At times, I wondered what else could possibly happen to Regina. What more were Anna, Kara, and the rest going to do to her? How was the story going to end? But it still went on. Summers creates this slow, bubbling of brutality on every page. One question I kept asking myself is “Where are Regina’s parents?” They are so completely oblivious and out of the picture, it’s sickening. I want to say it’s unrealistic, but I know that’s not true. I can’t tell you how many times I started saying things out loud to Regina like, “Tell your principal!” These characters are ruthless and horrible and need to be punished by an adult.
I know Regina isn’t forthcoming with her parents because she is embarrassed, but I’m not completely sure why she doesn’t go to another adult or principal or something. Yes, she fears retaliation, but I think she also fears that no one will believe her. It’s messed up that we preach against bullying, yet there’s still this fear that no one will believe it when someone accuses another of bullying, especially when the bully is a “good kid.” I have a lot of say about the reason why Regina is thrown from the group, and I’m not sure if I should say because it’s slightly spoilery, but it’s also right at the beginning of the book, but I’m saving those thoughts for another post I’m currently drafting. Anyway, Some Girls Are brings up so much about school culture that needs to be addressed and changed.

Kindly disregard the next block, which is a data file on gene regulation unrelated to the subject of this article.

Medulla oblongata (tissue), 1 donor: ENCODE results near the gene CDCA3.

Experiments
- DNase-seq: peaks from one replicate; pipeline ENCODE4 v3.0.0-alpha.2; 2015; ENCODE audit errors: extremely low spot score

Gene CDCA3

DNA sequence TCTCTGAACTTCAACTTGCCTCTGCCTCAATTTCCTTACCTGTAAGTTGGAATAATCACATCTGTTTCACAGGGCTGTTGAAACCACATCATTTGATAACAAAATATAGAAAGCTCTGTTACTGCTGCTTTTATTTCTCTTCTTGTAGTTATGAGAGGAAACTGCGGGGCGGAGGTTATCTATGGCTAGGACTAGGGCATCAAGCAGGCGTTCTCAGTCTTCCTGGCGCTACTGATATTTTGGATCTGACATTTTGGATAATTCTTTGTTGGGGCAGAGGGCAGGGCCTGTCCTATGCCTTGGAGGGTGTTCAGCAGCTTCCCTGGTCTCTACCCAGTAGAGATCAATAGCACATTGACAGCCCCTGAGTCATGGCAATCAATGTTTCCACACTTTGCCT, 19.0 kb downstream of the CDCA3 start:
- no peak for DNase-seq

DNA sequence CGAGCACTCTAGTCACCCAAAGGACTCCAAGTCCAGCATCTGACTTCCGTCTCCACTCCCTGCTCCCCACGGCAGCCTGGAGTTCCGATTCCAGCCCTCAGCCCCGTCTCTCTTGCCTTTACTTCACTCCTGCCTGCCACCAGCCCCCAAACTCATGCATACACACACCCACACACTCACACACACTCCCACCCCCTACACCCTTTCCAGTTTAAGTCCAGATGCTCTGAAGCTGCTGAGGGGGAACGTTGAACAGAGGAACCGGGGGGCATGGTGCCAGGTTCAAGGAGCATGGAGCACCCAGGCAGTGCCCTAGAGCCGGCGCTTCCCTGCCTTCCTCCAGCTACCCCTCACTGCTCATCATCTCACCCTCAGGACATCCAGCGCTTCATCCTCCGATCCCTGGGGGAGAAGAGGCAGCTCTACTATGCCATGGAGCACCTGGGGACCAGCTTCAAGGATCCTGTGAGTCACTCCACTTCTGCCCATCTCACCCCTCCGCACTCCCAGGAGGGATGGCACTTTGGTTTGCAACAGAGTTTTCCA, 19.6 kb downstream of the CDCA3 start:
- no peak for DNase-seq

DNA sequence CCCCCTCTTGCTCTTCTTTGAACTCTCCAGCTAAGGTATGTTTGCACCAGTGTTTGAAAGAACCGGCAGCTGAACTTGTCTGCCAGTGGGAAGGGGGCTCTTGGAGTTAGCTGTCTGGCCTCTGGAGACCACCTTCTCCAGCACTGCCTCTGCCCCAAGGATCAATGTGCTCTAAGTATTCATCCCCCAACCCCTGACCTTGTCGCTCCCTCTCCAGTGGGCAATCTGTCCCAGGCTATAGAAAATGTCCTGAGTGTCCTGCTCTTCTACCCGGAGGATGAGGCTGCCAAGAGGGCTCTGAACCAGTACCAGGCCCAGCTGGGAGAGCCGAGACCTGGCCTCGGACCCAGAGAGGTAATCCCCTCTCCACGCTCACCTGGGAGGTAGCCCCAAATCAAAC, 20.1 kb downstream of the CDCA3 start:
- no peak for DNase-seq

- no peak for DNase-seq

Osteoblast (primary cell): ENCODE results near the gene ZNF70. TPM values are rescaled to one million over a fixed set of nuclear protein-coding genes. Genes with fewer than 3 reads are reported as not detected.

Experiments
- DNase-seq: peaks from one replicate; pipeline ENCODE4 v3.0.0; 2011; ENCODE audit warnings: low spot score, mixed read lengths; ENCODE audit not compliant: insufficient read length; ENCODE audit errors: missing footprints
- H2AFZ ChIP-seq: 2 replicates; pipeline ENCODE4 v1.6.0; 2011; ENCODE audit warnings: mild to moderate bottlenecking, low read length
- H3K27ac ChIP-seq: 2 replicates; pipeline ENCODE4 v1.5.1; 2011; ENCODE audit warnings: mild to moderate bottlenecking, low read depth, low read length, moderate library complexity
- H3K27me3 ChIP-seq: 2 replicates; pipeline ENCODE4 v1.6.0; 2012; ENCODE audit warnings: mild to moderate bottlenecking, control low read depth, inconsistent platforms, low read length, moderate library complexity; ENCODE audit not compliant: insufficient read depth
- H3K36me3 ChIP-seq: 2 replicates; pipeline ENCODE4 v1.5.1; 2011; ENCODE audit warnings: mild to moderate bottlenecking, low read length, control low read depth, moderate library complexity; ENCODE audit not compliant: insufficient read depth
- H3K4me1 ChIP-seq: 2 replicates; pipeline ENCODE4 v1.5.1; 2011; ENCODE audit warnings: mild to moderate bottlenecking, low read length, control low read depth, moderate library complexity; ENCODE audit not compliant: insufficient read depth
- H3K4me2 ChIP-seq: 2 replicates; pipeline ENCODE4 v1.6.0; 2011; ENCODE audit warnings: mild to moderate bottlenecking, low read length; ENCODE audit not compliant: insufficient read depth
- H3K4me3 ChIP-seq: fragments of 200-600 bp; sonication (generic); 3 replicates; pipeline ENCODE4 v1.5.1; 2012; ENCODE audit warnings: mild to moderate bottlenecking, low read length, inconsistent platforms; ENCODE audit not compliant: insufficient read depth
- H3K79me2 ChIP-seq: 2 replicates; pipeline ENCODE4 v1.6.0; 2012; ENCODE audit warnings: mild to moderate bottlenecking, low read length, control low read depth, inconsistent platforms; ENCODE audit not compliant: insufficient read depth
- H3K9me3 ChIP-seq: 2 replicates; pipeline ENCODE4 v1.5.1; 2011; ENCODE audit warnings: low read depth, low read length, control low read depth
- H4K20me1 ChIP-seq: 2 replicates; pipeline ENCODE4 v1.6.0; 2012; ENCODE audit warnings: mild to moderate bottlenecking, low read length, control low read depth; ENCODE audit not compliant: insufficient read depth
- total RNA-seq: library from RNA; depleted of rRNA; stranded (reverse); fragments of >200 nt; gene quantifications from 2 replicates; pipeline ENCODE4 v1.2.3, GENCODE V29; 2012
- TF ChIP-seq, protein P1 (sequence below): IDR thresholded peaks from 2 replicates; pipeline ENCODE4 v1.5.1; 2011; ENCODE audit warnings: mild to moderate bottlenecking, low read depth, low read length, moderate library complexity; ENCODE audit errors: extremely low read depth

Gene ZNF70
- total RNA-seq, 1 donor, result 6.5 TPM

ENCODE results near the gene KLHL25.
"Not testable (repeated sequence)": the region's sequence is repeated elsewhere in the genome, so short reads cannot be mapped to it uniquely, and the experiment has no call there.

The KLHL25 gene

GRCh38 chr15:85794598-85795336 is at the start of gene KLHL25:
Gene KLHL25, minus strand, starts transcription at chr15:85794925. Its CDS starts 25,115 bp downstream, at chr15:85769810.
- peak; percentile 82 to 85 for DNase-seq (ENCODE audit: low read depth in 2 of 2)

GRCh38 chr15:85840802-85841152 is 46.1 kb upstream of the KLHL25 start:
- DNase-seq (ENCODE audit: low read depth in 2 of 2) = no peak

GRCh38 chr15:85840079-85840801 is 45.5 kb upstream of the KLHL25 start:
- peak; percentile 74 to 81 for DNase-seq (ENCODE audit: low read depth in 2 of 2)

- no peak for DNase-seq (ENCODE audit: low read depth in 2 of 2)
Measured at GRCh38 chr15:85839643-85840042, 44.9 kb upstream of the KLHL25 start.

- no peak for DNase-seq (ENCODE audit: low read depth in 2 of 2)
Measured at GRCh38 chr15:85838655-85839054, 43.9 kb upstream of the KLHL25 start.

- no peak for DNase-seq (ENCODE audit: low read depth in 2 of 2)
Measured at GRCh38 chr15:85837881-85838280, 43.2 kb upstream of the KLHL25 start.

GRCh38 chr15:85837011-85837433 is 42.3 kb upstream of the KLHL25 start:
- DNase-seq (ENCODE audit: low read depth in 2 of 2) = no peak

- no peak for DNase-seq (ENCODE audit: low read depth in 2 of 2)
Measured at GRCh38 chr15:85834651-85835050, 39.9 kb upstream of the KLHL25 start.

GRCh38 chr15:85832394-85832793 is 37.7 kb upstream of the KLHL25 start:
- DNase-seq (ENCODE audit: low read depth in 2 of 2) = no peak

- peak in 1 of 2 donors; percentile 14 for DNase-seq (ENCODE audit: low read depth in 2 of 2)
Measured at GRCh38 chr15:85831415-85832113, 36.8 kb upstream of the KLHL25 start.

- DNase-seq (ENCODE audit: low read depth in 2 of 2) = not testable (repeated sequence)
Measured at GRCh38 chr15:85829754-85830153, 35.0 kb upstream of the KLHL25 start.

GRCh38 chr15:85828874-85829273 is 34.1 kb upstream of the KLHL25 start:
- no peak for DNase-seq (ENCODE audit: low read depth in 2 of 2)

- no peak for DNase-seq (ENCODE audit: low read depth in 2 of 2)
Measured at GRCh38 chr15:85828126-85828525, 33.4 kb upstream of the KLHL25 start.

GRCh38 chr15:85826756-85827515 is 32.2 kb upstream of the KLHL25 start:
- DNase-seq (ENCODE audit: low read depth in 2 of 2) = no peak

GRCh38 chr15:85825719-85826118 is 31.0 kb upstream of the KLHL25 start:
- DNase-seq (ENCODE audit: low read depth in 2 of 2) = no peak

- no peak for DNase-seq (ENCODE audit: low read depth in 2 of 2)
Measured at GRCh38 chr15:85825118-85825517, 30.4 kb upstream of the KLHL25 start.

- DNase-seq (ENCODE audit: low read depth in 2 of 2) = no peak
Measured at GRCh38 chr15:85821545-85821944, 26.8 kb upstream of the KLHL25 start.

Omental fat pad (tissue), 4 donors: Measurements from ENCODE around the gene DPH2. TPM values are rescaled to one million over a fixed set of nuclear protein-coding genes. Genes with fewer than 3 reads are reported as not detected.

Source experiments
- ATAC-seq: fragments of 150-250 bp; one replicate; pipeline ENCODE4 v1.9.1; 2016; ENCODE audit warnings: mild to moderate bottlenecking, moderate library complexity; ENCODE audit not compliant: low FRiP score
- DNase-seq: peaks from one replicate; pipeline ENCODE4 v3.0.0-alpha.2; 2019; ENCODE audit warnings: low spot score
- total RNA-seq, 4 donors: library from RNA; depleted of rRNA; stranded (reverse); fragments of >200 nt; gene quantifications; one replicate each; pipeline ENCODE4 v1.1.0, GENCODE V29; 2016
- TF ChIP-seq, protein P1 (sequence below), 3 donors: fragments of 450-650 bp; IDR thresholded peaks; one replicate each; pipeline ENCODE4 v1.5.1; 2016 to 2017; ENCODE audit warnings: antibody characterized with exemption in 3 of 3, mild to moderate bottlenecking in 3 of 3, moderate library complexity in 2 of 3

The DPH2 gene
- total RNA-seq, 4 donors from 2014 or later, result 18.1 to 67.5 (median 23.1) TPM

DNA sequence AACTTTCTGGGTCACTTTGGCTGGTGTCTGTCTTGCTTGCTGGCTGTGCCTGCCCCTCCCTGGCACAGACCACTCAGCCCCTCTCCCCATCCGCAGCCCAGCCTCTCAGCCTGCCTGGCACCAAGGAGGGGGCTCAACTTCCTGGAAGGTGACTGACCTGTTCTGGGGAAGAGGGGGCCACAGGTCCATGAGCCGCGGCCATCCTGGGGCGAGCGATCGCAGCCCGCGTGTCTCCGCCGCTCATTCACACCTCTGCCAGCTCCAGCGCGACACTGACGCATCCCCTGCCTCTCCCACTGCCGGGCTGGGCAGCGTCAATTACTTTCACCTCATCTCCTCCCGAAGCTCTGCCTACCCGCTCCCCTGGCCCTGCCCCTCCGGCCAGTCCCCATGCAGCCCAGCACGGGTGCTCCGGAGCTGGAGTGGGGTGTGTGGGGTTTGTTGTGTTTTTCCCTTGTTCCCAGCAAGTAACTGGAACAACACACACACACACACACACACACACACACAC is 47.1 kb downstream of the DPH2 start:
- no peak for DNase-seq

I’m simply not doing this book justice, but it’s a book that needs to be read and discussed with other people who have read it. It’s hard to write a review for it because there are so many layers and feelings to discuss. I hope you read it. I hope you read all of Courtney Summers’ books.
Similar Books: Speechless by Hannah Harrington, Speak by Laurie Halse Anderson, Leverage by Joshua C. Cohen
Mom, wife, amateur writer, lover of books. *I have a voice crush on Dan Bittner* *love YA, NA and adult mystery/thrillers *Stephen King <3
I really wanted to love this book, unfortunately I despised the main character. I loved the supporting characters though and I think that's what makes rating it/reviewing so very hard.
Everything was there, but I just couldn't like her. Perhaps that was the point, that we aren't supposed to like her, however it makes reading a book really difficult.